Since I do not live in Maryland, I needed to get started on this preparation from a distance. My first step was to find a campus map and sit down with a human reader. I asked questions and had the reader describe everything she could about the geography. The exercise was helpful, but the map was not very clear. We next opened Google Earth, which shows pictures of a location, including details that cannot be easily represented on a map. That turned out to be more helpful. Still, having something described, no matter how thoroughly, is no substitute for experiencing it for oneself.

The two advance campus visits occurred about a month apart, and they involved a group of people and had purposes besides helping me learn the campus. During both I took copious Braille notes during breaks in the walking. After each I compared impressions with others who had been on the tours to get as solid an understanding as possible. By the time the volunteers got there for a couple of days of training before the youth were to arrive, it seemed that this plan just might work.

First I walked with the marshal team around the campus so that they could get a feel for it and learn where they would be posted at various times. It was like a rehearsal for the larger orientation, and it went off just fine, as did the later, larger orientation session. Did everyone come away from that session with a complete knowledge of every nook and cranny? Certainly not, but they all got enough of an understanding to work with and fill in the details as needed. Now, instead of just a few people who knew their way around, a whole group could help one another and discover all the different paths to get from place to place. We had increased our collective experience, and, when the youth joined our ranks, we had even more expertise.

The NFB Youth Slam is often a life-changing experience for blind youth. For many it is the first time they have been able to participate directly in science, technology, engineering, and math (STEM) activities. Many have never had exposure to well-adjusted blind adult role models. As a one-week program, it is a different experience from our summer programs such as that at Blindness: Learning in New Dimensions (BLIND), Inc., which provides focused, in-depth training for eight weeks. The Youth Slam allows many young people to get their feet wet, not only on STEM subjects, but about positive blindness philosophy, organizing, advocacy, and the like. Like all of our programs, however, many of the most important lessons are not the ones they learn during classes or sessions.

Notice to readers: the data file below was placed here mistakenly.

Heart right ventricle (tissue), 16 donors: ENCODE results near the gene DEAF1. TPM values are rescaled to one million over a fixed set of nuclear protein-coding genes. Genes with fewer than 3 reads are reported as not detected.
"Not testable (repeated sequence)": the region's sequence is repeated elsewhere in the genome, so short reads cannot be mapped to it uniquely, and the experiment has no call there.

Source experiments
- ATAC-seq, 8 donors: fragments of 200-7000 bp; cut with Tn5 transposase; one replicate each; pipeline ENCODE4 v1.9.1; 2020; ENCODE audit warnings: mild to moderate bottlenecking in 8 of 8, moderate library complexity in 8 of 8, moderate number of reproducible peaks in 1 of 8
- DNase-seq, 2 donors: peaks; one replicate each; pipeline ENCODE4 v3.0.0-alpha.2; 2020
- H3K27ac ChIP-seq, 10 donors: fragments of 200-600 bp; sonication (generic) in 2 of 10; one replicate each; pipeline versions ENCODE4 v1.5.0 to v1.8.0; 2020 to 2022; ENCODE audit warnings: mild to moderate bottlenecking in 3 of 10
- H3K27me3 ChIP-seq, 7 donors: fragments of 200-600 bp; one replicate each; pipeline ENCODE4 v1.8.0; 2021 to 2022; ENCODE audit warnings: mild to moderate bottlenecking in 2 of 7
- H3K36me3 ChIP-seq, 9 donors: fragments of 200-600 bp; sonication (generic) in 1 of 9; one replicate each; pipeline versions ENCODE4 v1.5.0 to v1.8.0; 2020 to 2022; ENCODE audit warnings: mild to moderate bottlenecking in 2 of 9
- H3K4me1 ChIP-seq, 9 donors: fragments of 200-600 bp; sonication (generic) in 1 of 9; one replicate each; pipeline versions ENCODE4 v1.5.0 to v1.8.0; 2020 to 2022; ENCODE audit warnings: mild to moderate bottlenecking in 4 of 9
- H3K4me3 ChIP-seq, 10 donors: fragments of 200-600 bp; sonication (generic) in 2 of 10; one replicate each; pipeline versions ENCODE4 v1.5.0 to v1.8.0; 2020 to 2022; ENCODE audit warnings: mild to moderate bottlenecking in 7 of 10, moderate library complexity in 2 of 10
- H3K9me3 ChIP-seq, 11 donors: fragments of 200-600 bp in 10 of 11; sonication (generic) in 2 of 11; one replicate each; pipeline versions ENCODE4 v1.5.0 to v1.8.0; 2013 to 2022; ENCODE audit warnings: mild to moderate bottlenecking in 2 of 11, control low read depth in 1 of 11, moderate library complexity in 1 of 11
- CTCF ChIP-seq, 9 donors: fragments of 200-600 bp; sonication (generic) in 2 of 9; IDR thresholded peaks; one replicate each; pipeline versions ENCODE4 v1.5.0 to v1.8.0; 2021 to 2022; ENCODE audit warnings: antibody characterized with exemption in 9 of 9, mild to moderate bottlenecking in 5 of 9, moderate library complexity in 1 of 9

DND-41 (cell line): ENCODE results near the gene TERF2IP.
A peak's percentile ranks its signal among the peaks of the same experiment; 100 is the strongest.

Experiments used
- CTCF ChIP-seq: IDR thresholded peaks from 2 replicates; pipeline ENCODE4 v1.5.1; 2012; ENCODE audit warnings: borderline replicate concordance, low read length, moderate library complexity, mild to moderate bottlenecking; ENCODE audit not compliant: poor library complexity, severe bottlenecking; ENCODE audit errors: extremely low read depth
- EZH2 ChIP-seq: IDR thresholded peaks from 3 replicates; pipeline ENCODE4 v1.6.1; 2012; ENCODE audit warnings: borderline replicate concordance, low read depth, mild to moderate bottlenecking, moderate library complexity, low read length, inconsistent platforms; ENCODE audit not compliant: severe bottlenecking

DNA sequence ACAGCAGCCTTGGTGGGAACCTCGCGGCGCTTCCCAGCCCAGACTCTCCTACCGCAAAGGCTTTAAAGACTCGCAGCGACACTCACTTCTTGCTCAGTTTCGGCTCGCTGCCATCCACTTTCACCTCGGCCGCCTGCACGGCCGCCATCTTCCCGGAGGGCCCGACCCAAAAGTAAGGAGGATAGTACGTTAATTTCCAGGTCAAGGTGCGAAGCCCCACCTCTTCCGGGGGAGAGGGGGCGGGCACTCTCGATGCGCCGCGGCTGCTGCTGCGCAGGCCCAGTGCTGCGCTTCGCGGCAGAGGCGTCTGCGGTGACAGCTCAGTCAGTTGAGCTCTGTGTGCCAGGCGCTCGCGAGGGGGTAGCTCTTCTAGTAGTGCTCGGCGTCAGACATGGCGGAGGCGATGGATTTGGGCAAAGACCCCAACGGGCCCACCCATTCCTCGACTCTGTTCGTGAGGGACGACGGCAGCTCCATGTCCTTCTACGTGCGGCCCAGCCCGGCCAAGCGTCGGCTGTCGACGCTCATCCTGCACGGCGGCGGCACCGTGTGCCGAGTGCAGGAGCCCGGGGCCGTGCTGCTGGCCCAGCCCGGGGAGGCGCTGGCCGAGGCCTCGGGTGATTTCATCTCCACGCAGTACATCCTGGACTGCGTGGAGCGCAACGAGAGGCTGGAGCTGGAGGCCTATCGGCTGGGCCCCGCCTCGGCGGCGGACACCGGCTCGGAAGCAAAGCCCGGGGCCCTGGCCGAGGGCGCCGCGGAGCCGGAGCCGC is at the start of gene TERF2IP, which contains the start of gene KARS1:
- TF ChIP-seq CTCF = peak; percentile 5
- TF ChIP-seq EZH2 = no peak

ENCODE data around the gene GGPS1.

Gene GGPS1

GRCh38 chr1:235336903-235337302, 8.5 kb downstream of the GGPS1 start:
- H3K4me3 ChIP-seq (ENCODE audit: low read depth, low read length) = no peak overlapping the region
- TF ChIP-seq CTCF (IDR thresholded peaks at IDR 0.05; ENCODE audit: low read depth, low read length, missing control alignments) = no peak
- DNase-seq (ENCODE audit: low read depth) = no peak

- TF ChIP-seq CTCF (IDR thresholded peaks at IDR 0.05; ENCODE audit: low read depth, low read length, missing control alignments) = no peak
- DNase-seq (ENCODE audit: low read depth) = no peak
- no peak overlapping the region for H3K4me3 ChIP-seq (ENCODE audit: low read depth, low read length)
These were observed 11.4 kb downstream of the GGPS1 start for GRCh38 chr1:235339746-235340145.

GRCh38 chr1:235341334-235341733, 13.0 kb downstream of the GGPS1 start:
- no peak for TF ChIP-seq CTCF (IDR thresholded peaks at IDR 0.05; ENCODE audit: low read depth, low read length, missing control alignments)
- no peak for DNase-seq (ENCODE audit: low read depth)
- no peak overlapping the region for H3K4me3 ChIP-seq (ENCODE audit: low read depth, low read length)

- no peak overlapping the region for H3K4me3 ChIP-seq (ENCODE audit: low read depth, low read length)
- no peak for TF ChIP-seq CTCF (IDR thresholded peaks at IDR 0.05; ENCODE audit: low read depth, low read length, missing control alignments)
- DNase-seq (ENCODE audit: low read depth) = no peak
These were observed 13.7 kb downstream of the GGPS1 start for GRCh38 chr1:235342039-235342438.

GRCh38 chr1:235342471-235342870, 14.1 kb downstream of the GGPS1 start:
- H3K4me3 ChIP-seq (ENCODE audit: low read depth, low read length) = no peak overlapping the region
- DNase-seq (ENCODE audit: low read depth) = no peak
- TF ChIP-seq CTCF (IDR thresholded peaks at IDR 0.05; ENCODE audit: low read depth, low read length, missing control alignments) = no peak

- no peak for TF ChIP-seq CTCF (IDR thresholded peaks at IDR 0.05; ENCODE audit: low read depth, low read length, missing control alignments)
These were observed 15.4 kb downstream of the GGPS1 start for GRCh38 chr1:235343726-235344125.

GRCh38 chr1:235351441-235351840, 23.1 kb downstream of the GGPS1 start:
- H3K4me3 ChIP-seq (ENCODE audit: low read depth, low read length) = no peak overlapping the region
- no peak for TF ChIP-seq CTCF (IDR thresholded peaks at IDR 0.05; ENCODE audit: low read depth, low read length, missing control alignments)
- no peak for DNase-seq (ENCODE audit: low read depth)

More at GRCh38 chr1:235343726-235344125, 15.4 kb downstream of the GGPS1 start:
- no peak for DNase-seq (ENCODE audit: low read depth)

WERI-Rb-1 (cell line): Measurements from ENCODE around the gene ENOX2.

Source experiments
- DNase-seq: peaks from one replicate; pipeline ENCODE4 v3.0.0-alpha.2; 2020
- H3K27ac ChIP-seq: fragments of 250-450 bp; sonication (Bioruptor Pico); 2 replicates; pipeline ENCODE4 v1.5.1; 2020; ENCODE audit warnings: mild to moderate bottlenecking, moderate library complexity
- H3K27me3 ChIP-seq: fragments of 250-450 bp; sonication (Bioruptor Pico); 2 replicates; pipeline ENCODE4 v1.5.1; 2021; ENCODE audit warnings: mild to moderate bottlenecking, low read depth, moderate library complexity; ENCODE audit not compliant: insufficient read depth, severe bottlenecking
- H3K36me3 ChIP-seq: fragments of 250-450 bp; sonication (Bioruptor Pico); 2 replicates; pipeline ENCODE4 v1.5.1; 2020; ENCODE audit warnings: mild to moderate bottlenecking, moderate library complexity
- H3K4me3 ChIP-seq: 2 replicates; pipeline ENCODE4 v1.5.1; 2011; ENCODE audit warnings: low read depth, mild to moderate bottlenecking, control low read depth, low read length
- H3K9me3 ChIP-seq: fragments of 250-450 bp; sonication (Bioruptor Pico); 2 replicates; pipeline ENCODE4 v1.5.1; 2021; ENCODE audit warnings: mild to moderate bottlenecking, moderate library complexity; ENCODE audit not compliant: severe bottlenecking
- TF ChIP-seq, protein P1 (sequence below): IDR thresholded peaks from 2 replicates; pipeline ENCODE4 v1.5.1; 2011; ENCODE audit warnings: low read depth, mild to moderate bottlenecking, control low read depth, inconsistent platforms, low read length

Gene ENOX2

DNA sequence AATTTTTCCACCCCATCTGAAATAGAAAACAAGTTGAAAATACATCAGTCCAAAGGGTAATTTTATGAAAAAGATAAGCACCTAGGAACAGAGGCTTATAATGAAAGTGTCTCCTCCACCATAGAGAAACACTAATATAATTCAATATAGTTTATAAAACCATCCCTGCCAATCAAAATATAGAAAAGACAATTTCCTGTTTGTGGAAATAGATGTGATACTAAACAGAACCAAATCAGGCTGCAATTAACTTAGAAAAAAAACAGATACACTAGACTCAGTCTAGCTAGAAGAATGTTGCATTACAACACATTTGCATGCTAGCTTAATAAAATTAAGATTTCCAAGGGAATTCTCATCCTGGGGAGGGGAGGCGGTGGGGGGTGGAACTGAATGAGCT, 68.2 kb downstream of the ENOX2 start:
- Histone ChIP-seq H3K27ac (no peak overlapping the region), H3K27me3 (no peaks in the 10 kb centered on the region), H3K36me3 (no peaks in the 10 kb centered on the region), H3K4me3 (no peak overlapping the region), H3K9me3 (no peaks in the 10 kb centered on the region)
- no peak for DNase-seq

Of course those of us who work during the program learn a great deal and grow from the experience as well—I certainly did. The Youth Slam and our adjustment-to-blindness training programs provide an environment in which people believe in the student more than the student believes in him/herself. I think that our entire organization provides this environment to its members in addition to what we work to accomplish for the larger society. It gives us a way to measure ourselves against normal expectations, not against the low ones that society generally has of us. Each of us, longtime or brand-new member, can grow and can help others to do the same. To do so helps us each as individuals; it helps our organization; and it helps society in general through all that we have to offer. This work we do is important.